For musicians around the world, technology has brought about changes which have facilitated exposure.
Saxophone player Arturo Santillanes, who plays with the band Troker, which is based in Guadalajara, in Mexico, said that technology has completely revolutionalized the music industry.
“Social media has democratizated the music industry,” Santillanes said. “We have examples in all genres, from Justin Bieber to The Pomplamoose, to musicians who have become stars thanks to music they produced at home.”
Santillanes, who is 35, said that technology also allows musicians to make music according to their own tastes. And it has broadened the types of musical genres people can be exposed to.
“Technology allows for a real access to musical diversity,” he said. “With services such as Spotify and Groove Shark, music from everywhere can be discovered.”
Panamenian flute player Melvin Lam Zanetti, who has studied with Grammy award winner and UNESCO artist for Peace Danilo Perez, said that social media has made his life much easier: it allows him to play more, and to get known by more people even if they do not meet him in person. He said social media is crucial.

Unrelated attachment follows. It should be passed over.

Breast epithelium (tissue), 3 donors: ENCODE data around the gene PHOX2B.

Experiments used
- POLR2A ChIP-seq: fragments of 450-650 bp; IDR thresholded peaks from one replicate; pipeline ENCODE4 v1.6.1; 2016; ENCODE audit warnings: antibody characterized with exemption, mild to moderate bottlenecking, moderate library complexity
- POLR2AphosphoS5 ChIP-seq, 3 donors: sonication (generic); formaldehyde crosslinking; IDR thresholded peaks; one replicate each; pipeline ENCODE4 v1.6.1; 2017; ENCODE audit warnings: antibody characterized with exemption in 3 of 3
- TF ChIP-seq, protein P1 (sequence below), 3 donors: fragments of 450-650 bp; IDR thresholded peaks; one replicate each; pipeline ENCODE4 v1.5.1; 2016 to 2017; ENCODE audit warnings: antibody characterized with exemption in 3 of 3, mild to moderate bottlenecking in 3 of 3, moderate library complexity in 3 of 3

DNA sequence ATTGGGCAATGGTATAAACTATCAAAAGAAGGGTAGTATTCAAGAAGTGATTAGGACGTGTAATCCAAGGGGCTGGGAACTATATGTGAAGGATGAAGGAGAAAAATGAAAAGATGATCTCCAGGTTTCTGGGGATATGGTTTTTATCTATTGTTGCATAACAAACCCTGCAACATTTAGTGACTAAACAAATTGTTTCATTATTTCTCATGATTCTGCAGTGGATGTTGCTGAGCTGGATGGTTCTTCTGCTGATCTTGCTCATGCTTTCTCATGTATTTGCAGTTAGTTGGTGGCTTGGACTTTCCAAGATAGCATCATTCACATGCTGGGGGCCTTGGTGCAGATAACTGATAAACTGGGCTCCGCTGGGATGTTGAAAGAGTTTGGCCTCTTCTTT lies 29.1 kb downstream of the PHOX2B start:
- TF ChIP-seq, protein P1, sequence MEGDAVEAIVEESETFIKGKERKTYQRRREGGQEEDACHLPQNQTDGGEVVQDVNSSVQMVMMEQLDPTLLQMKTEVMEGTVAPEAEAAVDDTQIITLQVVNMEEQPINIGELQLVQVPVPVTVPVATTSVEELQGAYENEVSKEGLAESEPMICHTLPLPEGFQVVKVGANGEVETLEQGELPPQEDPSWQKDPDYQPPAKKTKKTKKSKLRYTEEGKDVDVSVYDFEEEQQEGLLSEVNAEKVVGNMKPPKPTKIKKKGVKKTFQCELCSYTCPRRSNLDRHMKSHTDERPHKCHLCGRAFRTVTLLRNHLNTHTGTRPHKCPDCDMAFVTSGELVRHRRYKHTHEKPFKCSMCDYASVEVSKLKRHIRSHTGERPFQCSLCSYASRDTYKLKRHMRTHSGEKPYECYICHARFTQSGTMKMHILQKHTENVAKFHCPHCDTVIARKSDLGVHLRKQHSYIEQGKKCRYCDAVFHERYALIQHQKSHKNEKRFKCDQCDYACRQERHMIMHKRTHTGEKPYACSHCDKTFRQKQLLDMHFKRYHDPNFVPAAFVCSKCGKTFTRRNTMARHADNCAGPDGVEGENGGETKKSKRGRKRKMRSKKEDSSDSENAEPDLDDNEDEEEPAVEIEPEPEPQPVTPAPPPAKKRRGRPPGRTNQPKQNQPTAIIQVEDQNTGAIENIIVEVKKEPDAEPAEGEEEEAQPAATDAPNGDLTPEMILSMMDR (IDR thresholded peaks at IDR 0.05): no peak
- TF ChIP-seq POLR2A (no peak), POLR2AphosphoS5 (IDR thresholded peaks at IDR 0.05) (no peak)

“Every young musician should use social media: this is the easiest way to get your material in the feeds, especially today since the record industry is dead,” Zanetti, 29, said.
Zanetti said flute player Maraca Valle produces very effective utube videos, such as the one where he performs the tune entitled “El Guanajo Relleno” with Orlando ‘Maraca’ https://www.youtube.com/watch?v=vz_XyLMgTSw . That video not only features the music of Valle, but also his work process.
Another musician, Paoli Mejia, uses his Facebook page (https://www.facebook.com/paolimejias?fref=ts) to interact with his fans.
“The other day he said that many people knew about him and his music thanks to his jokes on facebook and twitter,” Zanetti said.